A few months ago during a holiday sermon, my friend and rabbi, David Glickman of Congregation Beth Shalom in Kansas City, spoke about “loneliness” vs. “aloneness.” It was a wonderful piece, though, I must admit, it was a distinction I’d never considered; an important distinction for any serious networker seeking to build relationships.
In his talk, Rabbi Glickman described “loneliness” as something fundamentally bad. There’s nothing worse than loneliness. As humans, we are not meant to be without others, we are not meant to be isolated. Rather, we are intended to be part of a community, intended to be surrounded and propped up by others.
He cited a New Republic article entitled, “The Lethality of Loneliness,” by Judith Shulevitz in which the circumstances described by the author make it easy to imagine the psychological plagues of loneliness: depression, addiction, and other ailments. Based on recent studies, Shulevitz shares that loneliness actually decreases immunity levels in humans and can even affect us negatively at a genetic level. In contrast, she writes:
“Put an orphan in foster care, and his brain will repair its missing connections. Teach a lonely person to respond to others without fear and paranoia, and over time, her body will make fewer stress hormones and get less sick from them. Care for a pet or start believing in a supernatural being and your score on the UCLA Loneliness Scale will go down.”
Again, this is all evidence that supports ensuring we surround ourselves with community. Loneliness, however, is not intended to be confused with “aloneness.” In fact, aloneness is an entirely different creature. The idea here is that we can certainly be part of a community, yet it is extremely important that each of us have private, internal dialogue with ourselves that is individualized and unique. Rabbi Glickman describes aloneness in this way:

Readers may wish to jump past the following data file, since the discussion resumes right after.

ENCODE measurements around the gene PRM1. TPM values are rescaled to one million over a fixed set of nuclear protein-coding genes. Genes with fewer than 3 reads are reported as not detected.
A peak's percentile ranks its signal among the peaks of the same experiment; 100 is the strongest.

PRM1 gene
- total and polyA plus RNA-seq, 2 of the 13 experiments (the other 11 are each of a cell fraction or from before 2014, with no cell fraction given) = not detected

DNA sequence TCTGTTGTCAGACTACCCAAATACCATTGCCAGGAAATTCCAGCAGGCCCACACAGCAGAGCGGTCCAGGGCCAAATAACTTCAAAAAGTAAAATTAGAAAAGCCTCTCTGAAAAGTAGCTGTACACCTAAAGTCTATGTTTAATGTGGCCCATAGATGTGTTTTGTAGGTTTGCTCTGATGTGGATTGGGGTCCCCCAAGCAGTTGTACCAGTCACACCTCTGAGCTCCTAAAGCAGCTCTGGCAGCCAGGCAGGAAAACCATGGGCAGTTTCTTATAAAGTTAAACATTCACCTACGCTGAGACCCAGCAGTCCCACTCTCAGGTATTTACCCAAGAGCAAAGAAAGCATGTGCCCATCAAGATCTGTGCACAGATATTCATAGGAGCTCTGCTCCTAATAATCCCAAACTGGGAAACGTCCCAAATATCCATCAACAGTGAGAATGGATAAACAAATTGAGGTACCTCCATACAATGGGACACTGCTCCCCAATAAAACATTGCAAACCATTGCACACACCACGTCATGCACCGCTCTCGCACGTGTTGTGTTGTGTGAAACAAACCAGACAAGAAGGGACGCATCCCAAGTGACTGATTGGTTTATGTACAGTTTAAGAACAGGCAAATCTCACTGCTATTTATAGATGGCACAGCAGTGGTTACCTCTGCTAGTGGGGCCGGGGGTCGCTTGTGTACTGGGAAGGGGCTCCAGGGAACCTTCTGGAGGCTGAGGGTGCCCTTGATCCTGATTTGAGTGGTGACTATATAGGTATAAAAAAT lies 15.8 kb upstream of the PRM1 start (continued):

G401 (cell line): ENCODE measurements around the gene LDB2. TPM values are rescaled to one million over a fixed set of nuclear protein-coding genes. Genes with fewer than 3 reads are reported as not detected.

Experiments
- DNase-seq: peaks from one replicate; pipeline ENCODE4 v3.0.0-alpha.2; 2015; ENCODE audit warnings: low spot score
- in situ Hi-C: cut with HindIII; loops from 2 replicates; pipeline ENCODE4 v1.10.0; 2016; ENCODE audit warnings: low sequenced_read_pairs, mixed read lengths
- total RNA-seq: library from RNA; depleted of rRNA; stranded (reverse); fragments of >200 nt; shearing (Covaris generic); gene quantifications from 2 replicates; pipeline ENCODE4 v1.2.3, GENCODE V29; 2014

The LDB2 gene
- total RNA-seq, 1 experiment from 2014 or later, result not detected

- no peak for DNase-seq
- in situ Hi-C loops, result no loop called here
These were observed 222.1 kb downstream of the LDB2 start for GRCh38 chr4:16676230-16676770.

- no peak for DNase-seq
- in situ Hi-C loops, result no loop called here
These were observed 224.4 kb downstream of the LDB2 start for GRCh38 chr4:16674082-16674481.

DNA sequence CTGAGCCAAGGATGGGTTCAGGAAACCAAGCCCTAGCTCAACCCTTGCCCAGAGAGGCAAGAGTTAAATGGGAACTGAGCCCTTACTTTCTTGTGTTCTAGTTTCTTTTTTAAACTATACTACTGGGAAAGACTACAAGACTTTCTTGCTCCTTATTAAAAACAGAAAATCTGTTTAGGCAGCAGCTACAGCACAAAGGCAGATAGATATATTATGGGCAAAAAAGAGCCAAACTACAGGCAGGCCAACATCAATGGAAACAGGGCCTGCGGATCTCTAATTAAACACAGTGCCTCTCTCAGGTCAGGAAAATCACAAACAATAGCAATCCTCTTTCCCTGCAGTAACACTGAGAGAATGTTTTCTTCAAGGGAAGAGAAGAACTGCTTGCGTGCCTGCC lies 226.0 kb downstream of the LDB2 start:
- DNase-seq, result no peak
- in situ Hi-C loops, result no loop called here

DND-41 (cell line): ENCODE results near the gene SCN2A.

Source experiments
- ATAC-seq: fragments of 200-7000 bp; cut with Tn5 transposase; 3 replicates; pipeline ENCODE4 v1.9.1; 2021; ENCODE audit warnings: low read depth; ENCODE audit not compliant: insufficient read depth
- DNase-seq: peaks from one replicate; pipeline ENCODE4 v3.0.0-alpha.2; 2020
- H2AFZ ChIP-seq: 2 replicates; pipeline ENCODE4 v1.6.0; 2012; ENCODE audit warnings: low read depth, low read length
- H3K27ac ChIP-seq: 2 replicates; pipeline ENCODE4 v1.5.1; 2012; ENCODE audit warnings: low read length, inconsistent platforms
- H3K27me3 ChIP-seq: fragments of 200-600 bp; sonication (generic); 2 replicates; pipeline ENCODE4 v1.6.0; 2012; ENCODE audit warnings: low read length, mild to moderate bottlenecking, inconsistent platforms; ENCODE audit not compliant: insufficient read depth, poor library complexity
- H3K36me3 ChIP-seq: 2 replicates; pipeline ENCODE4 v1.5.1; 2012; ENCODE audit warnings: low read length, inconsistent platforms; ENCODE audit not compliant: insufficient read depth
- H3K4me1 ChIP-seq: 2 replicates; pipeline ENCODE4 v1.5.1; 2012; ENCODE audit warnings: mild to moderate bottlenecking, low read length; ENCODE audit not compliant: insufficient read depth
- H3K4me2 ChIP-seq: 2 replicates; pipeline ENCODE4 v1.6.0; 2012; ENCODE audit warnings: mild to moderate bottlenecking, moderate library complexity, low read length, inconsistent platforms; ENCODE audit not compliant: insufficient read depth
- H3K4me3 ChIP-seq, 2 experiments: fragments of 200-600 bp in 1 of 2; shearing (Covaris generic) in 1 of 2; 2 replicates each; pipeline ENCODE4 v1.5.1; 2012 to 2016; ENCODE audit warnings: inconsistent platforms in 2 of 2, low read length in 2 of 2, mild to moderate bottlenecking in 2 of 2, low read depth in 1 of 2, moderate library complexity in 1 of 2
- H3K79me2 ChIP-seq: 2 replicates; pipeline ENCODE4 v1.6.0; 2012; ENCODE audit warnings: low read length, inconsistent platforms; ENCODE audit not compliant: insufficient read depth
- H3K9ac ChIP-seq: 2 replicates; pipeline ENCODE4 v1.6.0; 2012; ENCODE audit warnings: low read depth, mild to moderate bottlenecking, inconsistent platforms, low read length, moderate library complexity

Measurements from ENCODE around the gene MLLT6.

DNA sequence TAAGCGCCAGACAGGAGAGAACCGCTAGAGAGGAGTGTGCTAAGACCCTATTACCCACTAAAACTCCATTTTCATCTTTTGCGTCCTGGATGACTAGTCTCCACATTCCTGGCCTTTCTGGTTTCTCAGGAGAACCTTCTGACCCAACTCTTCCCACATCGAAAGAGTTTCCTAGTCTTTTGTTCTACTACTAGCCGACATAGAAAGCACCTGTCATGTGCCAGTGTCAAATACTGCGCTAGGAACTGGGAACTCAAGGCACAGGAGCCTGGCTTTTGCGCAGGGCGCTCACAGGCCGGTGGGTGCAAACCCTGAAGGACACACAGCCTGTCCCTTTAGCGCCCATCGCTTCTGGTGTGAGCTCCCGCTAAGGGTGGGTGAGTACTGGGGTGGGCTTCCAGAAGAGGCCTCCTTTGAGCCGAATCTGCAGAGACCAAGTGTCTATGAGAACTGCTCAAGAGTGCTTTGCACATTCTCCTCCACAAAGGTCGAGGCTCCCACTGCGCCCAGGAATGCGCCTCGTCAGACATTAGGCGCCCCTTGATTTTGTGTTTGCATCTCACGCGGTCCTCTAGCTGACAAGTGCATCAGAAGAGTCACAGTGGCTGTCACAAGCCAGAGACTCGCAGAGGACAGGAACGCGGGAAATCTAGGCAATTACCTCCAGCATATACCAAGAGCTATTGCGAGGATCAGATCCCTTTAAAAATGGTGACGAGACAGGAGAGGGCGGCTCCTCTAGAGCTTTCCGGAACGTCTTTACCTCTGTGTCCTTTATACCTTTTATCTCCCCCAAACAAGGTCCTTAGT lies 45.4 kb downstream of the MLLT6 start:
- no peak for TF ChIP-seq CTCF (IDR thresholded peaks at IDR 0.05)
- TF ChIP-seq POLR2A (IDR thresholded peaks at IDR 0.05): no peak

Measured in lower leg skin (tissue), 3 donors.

“Aloneness is the individual dialogue, the self-awareness of the soul, the ability to move past personal insecurity.”
In preparation for my recent Vail Leadership Institute retreat, I was asked to answer the questions, “To what extent do you take time for reflection? How often do you seek solitude?” I sort of laughed off the assignment; alone time is not something that I readily seek or even believe I have access to. However, upon further reflection, I realized that some of my cherished “thinking time” comes on my way home from work. More often than not, I find myself making the 40 minute drive, radio off, phone holstered, just thinking. Turns out, it is a wonderful way to decompress, to process the events of the day, give thought to what is next, to consider my family-related responsibilities for the evening and so on. It is precious time that, apparently, is more important to me than I originally realized.
So, I encourage you to fight loneliness for yourself and for others. With that same intensity and determination, embrace aloneness in order to engage in self-reflection, give thoughtful consideration to whatever is going on around you and to grapple with issues of personal importance. Seek to eliminate loneliness – that which is bad – while allowing time for aloneness in order to gain clarity of thought and purpose.